Investigation of single and synergic effects of NLRC5 and PD-L1 variants on the risk of colorectal cancer
Research output: Contribution to journal › Article
Constitutive activation of interferon signaling pathways has been reported in colorectal cancer (CRC), leading to a strong CD8+ T cell response through stimulation of NLRC5 expression. Primed CD8+ T cell expansion, however, may be negatively regulated by PD-L1 expression. Additionally, aberrant PD-L1 expression enables cancer cells to escape the immune attack. Our study aimed to select potential regulatory variants in the NLRC5 and PD-L1 genes by using several online in silico tools, such as UCSC browser, HaploReg, Regulome DB, Gtex Portal, microRNA and transcription factor binding site prediction tools and to investigate their influence on CRC risk in a Czech cohort of 1424 CRC patients and 1114 healthy controls. Logistic regression analysis adjusted for age and gender reported a moderate association between rectal cancer risk and two NLRC5 SNPs, rs1684575 T>G (OR: 1.60, 95% CI: 1.13–2.27, recessive model) and rs3751710 (OR: 0.70, 95% CI: 0.51–0.96, dominant model). Given that a combination of genetic variants, rather than a single polymorphism, may explain better the genetic etiology of CRC, we studied the interplay between the variants within NLRC5, PD-L1 and the previously genotyped IFNGR1 and IFNGR2 variants, to evaluate their involvement in the risk of CRC development. Overall we obtained 18 pairwise interactions within and between the NLRC5 ad PD-L1 genes and 6 more when IFNGR variants were added. Thirteen out of the 24 interactions were below the threshold for the FDR calculated and controlled at an arbitrary level q*<0.10. Furthermore, the interaction IFNGR2 rs1059293 C>T—NLRC5 rs289747 G>A (P<0.0001) remained statistically significant even after Bonferroni correction. Our data suggest that not only a single genetic variant but also an interaction between two or more variants within genes involved in immune regulation may play important roles in the onset of CRC, providing therefore novel biological information, which could eventually improve CRC risk management but also PD-1-based immunotherapy in CRC.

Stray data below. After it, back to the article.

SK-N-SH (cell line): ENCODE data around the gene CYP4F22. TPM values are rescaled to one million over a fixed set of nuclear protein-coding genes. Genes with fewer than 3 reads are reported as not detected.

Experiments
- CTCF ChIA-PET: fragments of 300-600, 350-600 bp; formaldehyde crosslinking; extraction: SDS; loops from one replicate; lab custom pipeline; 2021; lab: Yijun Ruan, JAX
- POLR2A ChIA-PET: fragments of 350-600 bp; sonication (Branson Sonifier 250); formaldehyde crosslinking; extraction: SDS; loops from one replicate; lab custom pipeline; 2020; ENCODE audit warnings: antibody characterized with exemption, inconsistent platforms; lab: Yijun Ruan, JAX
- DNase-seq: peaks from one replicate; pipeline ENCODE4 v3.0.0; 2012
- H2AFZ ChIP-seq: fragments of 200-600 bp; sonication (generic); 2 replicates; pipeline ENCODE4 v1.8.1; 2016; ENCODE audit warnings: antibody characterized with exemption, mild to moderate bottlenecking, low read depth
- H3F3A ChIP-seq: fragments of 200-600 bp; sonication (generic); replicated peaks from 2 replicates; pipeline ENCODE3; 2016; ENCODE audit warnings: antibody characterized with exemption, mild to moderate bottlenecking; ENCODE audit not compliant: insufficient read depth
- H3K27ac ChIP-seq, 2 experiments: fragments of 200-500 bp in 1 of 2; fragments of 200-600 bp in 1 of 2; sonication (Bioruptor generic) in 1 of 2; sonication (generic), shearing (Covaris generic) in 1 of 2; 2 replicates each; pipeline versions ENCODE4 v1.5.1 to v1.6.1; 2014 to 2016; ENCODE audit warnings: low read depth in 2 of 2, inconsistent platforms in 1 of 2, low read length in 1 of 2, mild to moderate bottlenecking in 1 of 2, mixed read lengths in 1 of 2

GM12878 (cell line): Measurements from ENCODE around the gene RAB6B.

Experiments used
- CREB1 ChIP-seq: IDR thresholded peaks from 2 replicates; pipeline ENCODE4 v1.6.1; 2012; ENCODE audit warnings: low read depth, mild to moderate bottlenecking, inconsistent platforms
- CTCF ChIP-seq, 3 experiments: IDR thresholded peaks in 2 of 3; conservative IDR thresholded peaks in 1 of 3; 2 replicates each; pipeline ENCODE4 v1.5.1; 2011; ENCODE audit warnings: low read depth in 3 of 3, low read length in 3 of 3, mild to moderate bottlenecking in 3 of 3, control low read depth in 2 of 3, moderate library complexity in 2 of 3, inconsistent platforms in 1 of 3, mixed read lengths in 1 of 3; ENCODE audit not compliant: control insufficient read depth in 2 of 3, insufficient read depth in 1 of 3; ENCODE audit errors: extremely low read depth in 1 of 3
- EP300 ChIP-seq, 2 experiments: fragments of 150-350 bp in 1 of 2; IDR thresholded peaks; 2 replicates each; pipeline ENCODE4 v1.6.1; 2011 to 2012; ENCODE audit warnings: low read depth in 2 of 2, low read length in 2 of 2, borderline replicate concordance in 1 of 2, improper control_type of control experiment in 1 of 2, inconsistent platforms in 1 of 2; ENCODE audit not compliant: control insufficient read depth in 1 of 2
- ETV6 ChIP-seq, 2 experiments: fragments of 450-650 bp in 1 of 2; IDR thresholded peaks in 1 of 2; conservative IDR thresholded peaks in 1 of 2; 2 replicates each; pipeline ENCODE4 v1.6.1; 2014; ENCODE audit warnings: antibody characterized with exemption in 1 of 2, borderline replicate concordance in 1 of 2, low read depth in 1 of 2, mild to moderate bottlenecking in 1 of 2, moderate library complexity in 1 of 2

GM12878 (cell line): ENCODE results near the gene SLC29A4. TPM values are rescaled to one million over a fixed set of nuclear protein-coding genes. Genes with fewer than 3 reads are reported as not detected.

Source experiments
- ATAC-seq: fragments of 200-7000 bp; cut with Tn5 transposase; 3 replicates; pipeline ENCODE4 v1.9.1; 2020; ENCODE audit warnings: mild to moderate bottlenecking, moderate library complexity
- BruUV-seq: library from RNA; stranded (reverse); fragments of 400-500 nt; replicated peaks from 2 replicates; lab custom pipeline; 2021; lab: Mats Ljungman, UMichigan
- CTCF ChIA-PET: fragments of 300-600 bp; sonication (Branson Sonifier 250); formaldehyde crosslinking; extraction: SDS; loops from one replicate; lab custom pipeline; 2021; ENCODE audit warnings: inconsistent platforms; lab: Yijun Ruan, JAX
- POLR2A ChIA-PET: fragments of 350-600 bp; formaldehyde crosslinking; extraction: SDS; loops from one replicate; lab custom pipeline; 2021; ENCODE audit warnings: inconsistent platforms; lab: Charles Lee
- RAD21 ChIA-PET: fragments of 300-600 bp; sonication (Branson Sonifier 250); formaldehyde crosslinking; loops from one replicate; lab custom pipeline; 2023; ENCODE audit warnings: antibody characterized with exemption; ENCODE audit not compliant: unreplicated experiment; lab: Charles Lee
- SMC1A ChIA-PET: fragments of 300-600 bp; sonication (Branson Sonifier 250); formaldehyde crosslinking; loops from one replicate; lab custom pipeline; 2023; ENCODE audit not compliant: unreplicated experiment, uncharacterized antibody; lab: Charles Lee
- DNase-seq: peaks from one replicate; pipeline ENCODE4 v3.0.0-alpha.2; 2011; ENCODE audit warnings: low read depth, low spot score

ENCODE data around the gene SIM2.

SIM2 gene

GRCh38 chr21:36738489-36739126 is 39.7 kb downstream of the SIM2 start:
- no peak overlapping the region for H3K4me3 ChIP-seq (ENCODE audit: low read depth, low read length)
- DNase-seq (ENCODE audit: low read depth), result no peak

|Research areas and keywords||
Subject classification (UKÄ) – MANDATORY
|Publication status||Published - 2018 Feb 1|